Tip #7: 4 Considerations in Preparation for US Government Funding
The United States has several federal funding opportunities designed to support innovative research & development projects by small businesses. These opportunities range from small grants (~$250,000 USD) to large federal contracts (>$4M USD) and are generally industry agnostic. Ultimately, the US government hopes that the technologies developed under these opportunities is commercialized either within the public or private sectors. If you are considering expanding your R&D and have eyes on the US market, these opportunities might provide the startup capital necessary to beginning or expanding your US presence. Only for small companies, there are more than 2,500 million dollars to fund innovations every year.
The US nondilutive funding space is broadly split into two categories:
Grants. US non-dilutive grants via the Small Business Innovative Research (SBIR) program focus on early-stage, innovative tech developed by American-controlled businesses and commercialized primarily in the US private sector.
Contracts. US non-dilutive contracts focus on R&D (of early or advanced stages) that fills a clear need identified by the US government. These often take the form of R&D needs for defense, infrastructure, or logistics purposes in the US public sector.
However attractive, companies must consider whether they have the right preparations in place to fully leverage these opportunities. Whether you are company with 30+ years of industry experience seeking to expand operations or a smaller startup looking to obtain nondilutive capital, there are several preparation steps that you must consider before targeting US federal non-dilutive funds.
1. Do you have a US presence?
To be competitive with other US businesses, you must have a strong US presence. Ideally, a company would have a physical office on US territory. These employees must be eligible to work in the US (or will soon be eligible) and must have the technical profiles to fulfill project needs.
For US grants, the company must be at least 50% controlled by a US citizen, permanent resident, or another US company.
For US contracts, the company must have a firm US presence. This can either take the form of a US subsidiary, or a strong partnership with a US company, university, etc.
2. Can you do the work?
The US government is heavily invested in ensuring that the funds disbursed to small businesses feed the US economy. That is to say, there is a strong emphasis on all research and development happening on US soil, with US companies, and US employees.
While this is a requirement for US grants, the portion of outsourced R&D will also impact the competitiveness of contracts.
3. What is your market?
The goal of US government funding, once more, is primarily to feed the US economy. While an international market leads to stronger eventual commercial success, primary focus should be on the US market penetration plan. This plan should include strategic partners and market need.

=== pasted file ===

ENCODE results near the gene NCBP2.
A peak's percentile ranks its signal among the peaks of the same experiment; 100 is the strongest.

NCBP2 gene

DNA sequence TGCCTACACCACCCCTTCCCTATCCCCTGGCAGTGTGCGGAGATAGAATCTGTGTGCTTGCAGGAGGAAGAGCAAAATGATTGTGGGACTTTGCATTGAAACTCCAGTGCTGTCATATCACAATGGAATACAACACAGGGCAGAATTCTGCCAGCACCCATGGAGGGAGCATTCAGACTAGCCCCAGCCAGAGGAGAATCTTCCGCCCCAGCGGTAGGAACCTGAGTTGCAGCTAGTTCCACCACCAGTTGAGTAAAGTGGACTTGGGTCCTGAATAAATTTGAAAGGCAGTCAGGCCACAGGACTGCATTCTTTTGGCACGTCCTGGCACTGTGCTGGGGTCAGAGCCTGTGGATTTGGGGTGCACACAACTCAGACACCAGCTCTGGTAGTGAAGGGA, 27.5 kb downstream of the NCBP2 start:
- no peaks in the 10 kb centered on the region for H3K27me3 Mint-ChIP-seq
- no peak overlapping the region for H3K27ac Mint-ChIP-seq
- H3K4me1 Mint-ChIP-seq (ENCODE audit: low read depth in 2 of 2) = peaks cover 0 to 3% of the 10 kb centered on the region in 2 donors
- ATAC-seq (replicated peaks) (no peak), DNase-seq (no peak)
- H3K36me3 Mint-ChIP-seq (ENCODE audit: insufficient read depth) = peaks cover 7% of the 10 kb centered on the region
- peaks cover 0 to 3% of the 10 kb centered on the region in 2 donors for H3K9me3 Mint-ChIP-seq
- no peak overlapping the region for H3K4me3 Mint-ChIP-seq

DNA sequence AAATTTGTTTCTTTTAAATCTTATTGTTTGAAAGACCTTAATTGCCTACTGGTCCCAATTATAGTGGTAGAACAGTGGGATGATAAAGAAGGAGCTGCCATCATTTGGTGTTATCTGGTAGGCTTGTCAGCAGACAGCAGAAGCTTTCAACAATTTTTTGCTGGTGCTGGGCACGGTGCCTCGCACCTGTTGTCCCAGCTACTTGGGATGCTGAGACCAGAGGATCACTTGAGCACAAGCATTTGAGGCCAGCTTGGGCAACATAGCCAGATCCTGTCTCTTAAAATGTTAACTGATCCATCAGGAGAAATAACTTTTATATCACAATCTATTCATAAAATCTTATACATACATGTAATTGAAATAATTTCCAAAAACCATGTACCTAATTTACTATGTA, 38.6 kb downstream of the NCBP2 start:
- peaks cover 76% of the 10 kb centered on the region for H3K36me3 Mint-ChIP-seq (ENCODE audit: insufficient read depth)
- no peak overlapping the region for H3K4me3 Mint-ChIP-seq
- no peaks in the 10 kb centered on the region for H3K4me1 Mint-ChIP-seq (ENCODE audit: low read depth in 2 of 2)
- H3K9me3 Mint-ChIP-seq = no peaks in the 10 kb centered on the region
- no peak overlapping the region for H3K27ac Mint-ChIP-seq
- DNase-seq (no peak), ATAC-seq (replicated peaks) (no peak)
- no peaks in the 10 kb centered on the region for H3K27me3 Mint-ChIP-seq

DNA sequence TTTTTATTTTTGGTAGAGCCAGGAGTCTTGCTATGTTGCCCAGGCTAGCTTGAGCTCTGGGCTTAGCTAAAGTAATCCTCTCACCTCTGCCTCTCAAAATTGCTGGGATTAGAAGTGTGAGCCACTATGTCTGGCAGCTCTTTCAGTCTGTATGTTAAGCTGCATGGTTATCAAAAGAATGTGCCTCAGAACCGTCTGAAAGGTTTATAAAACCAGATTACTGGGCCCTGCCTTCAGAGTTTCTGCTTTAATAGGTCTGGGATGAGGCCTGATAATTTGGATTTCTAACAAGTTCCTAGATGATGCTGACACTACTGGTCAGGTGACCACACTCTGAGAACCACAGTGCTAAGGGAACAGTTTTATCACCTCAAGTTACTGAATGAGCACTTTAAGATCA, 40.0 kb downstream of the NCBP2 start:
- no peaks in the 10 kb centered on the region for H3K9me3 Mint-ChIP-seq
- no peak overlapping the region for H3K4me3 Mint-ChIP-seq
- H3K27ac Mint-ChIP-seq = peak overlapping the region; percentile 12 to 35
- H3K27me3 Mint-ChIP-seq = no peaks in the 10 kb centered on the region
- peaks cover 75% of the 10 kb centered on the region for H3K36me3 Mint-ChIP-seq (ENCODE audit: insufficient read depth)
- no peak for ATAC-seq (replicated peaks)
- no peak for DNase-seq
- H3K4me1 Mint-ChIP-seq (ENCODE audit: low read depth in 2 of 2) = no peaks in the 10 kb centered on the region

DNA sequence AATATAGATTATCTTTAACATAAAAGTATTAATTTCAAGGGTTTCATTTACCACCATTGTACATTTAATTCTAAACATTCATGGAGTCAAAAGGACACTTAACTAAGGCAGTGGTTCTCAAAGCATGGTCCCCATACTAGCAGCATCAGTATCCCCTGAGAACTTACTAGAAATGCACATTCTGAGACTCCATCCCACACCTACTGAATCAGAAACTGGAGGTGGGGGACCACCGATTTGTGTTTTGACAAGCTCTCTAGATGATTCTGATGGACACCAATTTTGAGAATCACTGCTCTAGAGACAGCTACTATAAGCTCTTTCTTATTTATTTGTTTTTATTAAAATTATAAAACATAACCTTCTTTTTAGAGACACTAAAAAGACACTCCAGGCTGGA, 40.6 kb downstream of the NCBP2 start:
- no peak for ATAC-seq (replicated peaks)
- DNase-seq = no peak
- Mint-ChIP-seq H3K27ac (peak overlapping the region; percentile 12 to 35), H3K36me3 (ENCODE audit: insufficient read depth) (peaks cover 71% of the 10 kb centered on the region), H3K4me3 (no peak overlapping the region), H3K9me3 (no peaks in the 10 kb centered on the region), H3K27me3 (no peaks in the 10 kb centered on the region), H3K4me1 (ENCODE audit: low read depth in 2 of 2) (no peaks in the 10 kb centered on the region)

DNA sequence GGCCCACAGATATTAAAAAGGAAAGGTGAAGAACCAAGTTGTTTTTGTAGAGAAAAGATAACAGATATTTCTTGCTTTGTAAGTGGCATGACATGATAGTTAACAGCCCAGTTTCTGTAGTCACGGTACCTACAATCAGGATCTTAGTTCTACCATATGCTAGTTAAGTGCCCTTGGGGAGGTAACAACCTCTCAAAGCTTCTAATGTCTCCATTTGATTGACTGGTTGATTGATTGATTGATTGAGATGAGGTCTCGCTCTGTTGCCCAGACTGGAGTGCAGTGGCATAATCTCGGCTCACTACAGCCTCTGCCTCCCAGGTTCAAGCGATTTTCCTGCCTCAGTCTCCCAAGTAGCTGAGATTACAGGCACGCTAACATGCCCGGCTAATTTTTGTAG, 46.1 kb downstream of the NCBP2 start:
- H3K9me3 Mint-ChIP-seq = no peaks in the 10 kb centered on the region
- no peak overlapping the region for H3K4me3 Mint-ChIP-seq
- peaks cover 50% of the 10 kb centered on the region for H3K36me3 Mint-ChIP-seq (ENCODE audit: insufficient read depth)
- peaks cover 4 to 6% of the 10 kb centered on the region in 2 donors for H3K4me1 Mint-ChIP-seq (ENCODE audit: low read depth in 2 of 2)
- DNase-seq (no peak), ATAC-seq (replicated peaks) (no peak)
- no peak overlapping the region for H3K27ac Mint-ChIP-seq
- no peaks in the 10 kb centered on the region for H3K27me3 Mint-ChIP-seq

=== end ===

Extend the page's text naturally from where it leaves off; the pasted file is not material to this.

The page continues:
For federal contracts, the US government has already identified this need but having a broader commercialization plan will increase the competitiveness of the project.
4. Do you have the personnel (or access to the personnel)?
The US government places heavy consideration on the expertise and fit of the company and team for each project. Does your team show a solid track record for the project you are proposing? Are their CVs directly relevant to the proposed R&D? If you do not have the best people already onboard, you have the option to identify them during the proposal stages and then only bring them on board should the project go forward. However, they must be identified, relevant, and eligible.
As a special consideration, when considering US government R&D grants, all personnel must be eligible to work in the US and must perform all work in the US should the grant go forward. The lead investigator must furthermore be fully employed by your company in the United States during the course of the project.
These US opportunities are fantastic potentials for growth for companies of all sizes and disciplines. Once the above checkboxes are all ticked, you’re ready to begin exploring US non-dilutive funding!
Amalia was born in Sagua la Grande, Cuba and raised in Miami, FL. She graduated from her Bachelor’s in Linguistics and Japanese from the University of Florida and her Master’s in Neurolinguistics from the University of Illinois at Urbana-Champaign. Throughout her university career, she co-wrote, reviewed, and consulted on SBIR/STTR projects for the University research groups in a broad range of topics – from stem cell technologies to machine learning algorithms. Upon graduation, she fully focused on federal funding consulting for US companies.
Amalia has lead a broad range of federal funding proposals within both the SBIR/STTR program and the broader federal contracting sphere. Her involvement has encompassed all aspects from eligibility, company fit, project scope curation, and proposal preparation for companies of various sizes. Amalia is currently working with Inspiralia USA as an Innovation Process Manager.